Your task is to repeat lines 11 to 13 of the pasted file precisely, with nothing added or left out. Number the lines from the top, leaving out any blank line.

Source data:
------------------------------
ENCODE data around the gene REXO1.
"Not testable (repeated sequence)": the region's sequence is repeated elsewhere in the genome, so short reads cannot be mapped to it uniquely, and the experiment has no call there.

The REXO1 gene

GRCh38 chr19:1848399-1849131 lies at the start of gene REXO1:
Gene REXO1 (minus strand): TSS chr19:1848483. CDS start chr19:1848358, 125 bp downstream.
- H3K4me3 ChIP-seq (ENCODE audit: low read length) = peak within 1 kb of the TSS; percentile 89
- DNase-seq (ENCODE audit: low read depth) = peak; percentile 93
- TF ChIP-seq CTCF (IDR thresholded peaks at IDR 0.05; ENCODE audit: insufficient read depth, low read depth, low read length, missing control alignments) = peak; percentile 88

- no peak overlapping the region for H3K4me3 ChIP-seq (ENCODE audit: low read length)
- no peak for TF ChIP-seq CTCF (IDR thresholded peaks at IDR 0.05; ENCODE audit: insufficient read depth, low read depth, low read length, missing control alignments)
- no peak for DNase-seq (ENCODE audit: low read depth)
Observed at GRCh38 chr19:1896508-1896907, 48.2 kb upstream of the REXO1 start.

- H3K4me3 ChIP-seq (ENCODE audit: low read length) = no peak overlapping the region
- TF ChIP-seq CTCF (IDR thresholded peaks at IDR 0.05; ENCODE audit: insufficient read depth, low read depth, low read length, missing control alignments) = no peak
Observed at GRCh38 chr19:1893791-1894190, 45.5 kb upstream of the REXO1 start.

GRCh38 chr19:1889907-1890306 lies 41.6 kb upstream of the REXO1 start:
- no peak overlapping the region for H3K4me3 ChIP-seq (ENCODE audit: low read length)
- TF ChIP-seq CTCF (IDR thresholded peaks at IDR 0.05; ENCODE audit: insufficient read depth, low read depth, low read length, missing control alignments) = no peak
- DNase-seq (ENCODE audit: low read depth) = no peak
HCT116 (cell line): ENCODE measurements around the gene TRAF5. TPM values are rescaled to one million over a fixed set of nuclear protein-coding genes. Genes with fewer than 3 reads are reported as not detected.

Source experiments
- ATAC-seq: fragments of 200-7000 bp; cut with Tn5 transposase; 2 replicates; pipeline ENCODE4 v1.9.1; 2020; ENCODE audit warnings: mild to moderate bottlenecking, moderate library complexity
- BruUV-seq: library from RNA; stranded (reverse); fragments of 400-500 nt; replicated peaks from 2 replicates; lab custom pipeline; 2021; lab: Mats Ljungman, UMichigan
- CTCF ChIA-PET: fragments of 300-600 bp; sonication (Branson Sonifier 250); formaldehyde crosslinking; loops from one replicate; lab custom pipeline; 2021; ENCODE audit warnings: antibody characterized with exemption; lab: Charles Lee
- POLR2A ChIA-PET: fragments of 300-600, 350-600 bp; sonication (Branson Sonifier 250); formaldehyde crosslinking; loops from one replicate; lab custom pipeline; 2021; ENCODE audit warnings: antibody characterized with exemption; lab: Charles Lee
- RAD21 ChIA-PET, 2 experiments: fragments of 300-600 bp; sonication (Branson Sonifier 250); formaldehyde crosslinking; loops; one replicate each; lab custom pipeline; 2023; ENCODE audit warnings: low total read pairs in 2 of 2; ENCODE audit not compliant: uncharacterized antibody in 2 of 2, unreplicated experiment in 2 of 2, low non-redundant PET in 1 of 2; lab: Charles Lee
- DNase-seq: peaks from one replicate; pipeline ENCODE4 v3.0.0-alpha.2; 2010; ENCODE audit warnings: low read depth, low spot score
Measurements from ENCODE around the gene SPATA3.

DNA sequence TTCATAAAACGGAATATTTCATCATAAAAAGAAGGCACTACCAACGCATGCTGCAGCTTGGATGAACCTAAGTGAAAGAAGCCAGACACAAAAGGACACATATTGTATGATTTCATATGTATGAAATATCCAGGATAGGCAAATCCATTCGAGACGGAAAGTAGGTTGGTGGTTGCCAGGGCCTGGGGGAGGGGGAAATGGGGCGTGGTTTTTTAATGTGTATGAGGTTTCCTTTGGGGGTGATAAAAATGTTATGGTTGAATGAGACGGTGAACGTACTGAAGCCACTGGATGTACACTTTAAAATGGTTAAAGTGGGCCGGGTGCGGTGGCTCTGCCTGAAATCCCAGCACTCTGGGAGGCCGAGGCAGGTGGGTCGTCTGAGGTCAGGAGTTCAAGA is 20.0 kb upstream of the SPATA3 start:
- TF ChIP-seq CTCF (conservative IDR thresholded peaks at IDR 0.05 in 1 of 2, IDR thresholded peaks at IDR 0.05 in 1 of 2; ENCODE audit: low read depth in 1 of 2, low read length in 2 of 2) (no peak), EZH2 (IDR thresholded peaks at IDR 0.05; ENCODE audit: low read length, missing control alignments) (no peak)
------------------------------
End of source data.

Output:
- no peak for DNase-seq (ENCODE audit: low read depth)
Observed at GRCh38 chr19:1896508-1896907, 48.2 kb upstream of the REXO1 start.

- H3K4me3 ChIP-seq (ENCODE audit: low read length) = no peak overlapping the region